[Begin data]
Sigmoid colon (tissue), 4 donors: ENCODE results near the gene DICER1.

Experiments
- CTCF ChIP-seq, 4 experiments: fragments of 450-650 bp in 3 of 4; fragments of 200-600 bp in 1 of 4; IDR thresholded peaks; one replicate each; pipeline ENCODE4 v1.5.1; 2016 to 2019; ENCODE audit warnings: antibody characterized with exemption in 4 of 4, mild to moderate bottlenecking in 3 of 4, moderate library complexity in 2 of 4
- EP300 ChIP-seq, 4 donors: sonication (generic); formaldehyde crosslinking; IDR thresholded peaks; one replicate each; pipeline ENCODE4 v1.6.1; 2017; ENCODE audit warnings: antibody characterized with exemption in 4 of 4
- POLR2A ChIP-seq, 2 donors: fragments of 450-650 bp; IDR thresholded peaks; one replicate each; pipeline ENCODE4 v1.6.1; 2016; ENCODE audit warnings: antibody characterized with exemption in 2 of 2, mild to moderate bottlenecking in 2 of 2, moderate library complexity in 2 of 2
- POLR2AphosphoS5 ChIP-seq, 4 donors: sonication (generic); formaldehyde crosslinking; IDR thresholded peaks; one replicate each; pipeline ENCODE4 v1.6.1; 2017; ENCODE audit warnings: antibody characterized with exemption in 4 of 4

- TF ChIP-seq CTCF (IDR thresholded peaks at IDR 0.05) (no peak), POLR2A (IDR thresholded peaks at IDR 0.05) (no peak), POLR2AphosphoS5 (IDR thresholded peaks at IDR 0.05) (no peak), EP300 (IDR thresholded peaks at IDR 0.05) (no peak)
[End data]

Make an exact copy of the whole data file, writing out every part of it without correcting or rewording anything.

Sigmoid colon (tissue), 4 donors: ENCODE results near the gene DICER1.

Experiments
- CTCF ChIP-seq, 4 experiments: fragments of 450-650 bp in 3 of 4; fragments of 200-600 bp in 1 of 4; IDR thresholded peaks; one replicate each; pipeline ENCODE4 v1.5.1; 2016 to 2019; ENCODE audit warnings: antibody characterized with exemption in 4 of 4, mild to moderate bottlenecking in 3 of 4, moderate library complexity in 2 of 4
- EP300 ChIP-seq, 4 donors: sonication (generic); formaldehyde crosslinking; IDR thresholded peaks; one replicate each; pipeline ENCODE4 v1.6.1; 2017; ENCODE audit warnings: antibody characterized with exemption in 4 of 4
- POLR2A ChIP-seq, 2 donors: fragments of 450-650 bp; IDR thresholded peaks; one replicate each; pipeline ENCODE4 v1.6.1; 2016; ENCODE audit warnings: antibody characterized with exemption in 2 of 2, mild to moderate bottlenecking in 2 of 2, moderate library complexity in 2 of 2
- POLR2AphosphoS5 ChIP-seq, 4 donors: sonication (generic); formaldehyde crosslinking; IDR thresholded peaks; one replicate each; pipeline ENCODE4 v1.6.1; 2017; ENCODE audit warnings: antibody characterized with exemption in 4 of 4

- TF ChIP-seq CTCF (IDR thresholded peaks at IDR 0.05) (no peak), POLR2A (IDR thresholded peaks at IDR 0.05) (no peak), POLR2AphosphoS5 (IDR thresholded peaks at IDR 0.05) (no peak), EP300 (IDR thresholded peaks at IDR 0.05) (no peak)